April 2, 2020

The Year I Wanted Out of Religion

Small stone pebbles placed as an act of remembrance and respect below the Star of David. Photo by Oleksandra Korobova/ Getty Images

If you view the religious practices of Orthodox Jews as over the top, you might want to skip to another column.

Come to think of it, if you’re on the fence about whether to have children, you, too, might want to read something else.

Let me say what many observant mothers were thinking over the past few weeks, beginning with Rosh Hashanah and ending with Simchat Torah:
It’s too much.

Before I had kids, I imagined that caring for children during the High Holy Days was a time of fun and learning at home — like a short summer break. I was an idiot.

Summer break? You don’t spend hours shopping in crowded kosher markets, cooking and hosting every few days during summer break — all while trying to be in synagogue with little ones and adhering to strict religious laws.

On Rosh Hashanah, I was tired but cheerful. On Yom Kippur, I was bitter and exhausted. And by Shemini Atzeret, I was done.

In fact, I feel bad for Shemini Atzeret, because unless you attended Jewish school, which I didn’t, no one seems to know what it is. We’re supposed to ask God to tarry for another day of connection and joy. Because it was 92 degrees that day, I grumbled bitterly.

I’m not proud of this, but I would dislike Shemini Atzeret because it adds another day of observance to an overwhelmed month, if not for the fact that deeper Jewish sources allege our judgment is sealed on this day. Now I’m just scared
of it.

Can we give observant Jews license to say they sometimes struggle with  the demands of religious life?

I struggled with connecting to God and community this year perhaps because attending synagogue services was the benchmark of the High Holy Days for me before I had kids. Our oldest son didn’t want us to leave him in the kids’ playroom, which meant that my husband and I spent most of our time in synagogue sitting on the floor and watching toddlers play, argue and wipe their noses with anything but tissues — sometimes for hours.

And then, the head colds arrived. Two sick toddler boys and two tired, starving parents on Yom Kippur. Not to mention the fact that school was closed for what seemed like an eternity.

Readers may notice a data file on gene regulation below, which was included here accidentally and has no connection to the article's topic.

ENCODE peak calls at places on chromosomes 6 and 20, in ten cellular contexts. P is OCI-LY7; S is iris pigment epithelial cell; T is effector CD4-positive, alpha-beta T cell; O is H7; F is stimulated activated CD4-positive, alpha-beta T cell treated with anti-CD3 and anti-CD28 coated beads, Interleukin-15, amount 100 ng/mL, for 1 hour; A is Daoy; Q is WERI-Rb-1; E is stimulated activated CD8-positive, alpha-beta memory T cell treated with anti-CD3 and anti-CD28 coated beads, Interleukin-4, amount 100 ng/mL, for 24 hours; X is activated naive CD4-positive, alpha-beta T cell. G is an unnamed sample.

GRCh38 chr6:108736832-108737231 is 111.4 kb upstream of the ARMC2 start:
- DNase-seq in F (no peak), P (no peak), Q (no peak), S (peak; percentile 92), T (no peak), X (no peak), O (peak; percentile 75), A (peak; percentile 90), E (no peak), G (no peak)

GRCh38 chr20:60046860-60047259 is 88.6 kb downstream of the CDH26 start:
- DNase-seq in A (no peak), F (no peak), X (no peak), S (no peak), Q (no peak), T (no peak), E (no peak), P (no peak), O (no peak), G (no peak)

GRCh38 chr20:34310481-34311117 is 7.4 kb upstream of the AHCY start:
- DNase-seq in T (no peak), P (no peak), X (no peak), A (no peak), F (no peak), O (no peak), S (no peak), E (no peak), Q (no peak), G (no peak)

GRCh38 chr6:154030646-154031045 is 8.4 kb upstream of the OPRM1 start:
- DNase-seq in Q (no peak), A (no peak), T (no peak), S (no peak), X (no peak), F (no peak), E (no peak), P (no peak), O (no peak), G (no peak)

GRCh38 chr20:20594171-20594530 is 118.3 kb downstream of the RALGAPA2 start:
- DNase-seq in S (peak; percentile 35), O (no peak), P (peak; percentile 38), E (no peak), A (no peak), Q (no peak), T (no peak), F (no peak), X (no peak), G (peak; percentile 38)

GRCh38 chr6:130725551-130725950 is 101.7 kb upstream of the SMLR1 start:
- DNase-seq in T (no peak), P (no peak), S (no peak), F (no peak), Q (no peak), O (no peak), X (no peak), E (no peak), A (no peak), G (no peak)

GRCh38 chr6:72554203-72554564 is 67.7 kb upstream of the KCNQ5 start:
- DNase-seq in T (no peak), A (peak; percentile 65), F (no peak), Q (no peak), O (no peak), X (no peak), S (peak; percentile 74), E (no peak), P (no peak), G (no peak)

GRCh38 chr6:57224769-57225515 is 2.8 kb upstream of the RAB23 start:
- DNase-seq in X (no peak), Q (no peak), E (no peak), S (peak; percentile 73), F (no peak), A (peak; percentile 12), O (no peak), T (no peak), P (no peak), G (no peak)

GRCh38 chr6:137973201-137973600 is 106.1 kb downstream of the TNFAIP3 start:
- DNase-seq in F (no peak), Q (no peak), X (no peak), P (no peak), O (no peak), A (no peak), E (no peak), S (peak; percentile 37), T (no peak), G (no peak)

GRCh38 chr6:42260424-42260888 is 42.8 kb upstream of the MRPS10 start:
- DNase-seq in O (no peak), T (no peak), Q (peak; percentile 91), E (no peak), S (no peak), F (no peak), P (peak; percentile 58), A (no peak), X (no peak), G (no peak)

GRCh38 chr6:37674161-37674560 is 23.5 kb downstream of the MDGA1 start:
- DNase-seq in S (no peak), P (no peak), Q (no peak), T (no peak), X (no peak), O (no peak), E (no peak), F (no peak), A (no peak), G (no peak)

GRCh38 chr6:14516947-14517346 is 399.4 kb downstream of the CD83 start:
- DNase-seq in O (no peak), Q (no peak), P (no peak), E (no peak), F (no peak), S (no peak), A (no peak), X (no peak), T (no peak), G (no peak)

Depleted and depressed, I uttered something terrible to my husband — something I never thought I’d say because as someone who didn’t grow up religious, I’d worked so hard to achieve:

“I think I want out.”

Out of religious life.

Out of not being able to hop in a car to take the kids out for the day because it was a holy Yom Tov and driving is forbidden.

Out of not being able to turn to my saviors — the prophets Bert and Ernie — on such days, because electronic devices are also forbidden.

At one point, I wondered bitterly, Didn’t God have anything better to do than to be appalled if I turned on a kids’ TV show just so I could get seven minutes of time to myself?

I’m not usually like this. I love Judaism madly. Deeply. Insatiably.

Can we give observant Jews license to say they sometimes struggle with the demands of religious life?

The day that school restarted was better than a trip to Disneyland. But as I looked around an empty home, I realized that I’d never get this year’s High Holy Days season back in terms of how our children were right in those moments: little, totally needy and begging to stay in our arms.

Yes, they were sick, and no, I didn’t get to hear the shofar this year. But one afternoon, after days of listlessness from being sick, our oldest son picked up his toy shofar and began to blow away. Though it sounded like a broken kazoo, it signaled that he was finally better. I was so grateful although that little sound made my heart yearn for the real thing.

I was still overwhelmed and struggling with disconnection, but I yearned for the discordant, redemptive sound of the shofar. Maybe I didn’t want out. Maybe I really, really wanted in.

Tabby Refael is a Los Angeles-based writer and speaker.